if the same data happened to appear in the second buffer of user data, it would be tagged with sequence ID 1 (instead of 0). In HEX form, this is 0x00000001. The memory buffer would then look like:

______________________________________        00000001352C4D79 20646F67 2C32332E 340A372C596F7572 20646F67 2C36392E 370A31322C426F62 27732064 6F672C33 302E300A31342C53 75652773 20646F67 2C31302E340A3131 2C4B656E 27732064 6F672C31312E320A 392C4A6F 686E2773 20646F672C32362E 310A0A______________________________________

When the formatter agent receives this buffer, it immediately can identify the sequence ID of the data, and thus it's relative position in the stream of data by reading, and storing this sequence ID.

The formatter converts each of the user records to a form consistent with the storage form of records in the DBMS. The formatted DBMS type records are stored in a buffer. The buffer is tagged with the same sequence ID as the buffer holding the corresponding user data.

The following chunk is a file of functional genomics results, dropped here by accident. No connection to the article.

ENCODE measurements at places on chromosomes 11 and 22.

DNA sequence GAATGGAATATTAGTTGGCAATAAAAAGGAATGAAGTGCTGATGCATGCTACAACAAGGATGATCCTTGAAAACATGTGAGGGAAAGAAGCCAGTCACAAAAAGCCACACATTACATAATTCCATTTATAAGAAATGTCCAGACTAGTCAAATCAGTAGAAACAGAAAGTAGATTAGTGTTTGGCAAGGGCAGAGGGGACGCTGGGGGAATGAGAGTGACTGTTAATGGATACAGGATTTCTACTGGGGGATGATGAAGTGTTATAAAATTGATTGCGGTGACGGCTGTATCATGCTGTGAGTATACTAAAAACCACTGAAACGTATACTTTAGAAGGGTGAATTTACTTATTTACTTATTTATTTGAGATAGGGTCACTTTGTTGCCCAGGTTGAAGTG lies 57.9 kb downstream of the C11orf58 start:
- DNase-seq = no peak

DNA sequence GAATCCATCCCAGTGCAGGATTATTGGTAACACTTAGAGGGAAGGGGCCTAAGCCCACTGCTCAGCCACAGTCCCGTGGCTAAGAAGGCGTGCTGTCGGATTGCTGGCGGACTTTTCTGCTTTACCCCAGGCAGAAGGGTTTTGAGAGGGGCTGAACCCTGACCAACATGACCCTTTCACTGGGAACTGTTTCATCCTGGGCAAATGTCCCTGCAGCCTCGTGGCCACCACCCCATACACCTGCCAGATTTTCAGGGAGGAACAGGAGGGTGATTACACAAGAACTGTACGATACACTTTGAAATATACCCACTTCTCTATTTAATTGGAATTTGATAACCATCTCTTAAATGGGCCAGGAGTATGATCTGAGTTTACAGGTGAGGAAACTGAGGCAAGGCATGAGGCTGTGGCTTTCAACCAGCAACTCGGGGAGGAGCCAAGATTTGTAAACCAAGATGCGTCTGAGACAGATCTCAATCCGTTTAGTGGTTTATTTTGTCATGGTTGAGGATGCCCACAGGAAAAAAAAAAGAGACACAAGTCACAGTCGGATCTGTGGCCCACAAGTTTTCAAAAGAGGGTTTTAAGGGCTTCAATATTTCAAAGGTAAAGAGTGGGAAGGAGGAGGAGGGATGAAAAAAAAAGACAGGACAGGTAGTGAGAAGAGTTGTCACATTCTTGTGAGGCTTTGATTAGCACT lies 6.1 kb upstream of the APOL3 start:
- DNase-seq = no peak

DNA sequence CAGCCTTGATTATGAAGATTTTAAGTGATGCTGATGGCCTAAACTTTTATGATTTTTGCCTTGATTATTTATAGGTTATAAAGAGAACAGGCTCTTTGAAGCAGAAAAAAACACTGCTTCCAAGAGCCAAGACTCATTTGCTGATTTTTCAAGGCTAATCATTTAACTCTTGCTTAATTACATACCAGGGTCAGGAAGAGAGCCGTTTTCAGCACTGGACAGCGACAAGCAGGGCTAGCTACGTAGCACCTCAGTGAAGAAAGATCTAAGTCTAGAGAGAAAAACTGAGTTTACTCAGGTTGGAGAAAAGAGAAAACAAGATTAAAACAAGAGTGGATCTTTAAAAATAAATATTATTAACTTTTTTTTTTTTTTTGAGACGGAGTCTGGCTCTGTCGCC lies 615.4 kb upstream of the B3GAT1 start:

For example: Consider a 64 K buffer holding a list of DBMS style records, where the first 4 bytes of the buffer was reserved for a sequence ID.

______________________________________         4 byte seq. IDN1 bytes representing DBMS form of user record 1N2 bytes representing DBMS form of user record 2N3 bytes representing DBMS form of user record 3N4 bytes representing DBMS form of user record 4N5 bytes representing DBMS form of user record 5N6 bytes representing DBMS form of user record 6remaining unused bytes in 64K buffer.______________________________________

Note that the number of bytes required to represent the data record in DBMS (database management system) form may vary from record to record. N1, . . . N6 may or may not be the same.

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Classifications
U.S. Classification1/1, 714/11, 718/106, 707/E17.005, 709/202, 707/999.2, 707/999.01, 707/999.007
International ClassificationG06F17/30
Cooperative ClassificationY10S707/99937, G06F17/30563
European ClassificationG06F17/30S5E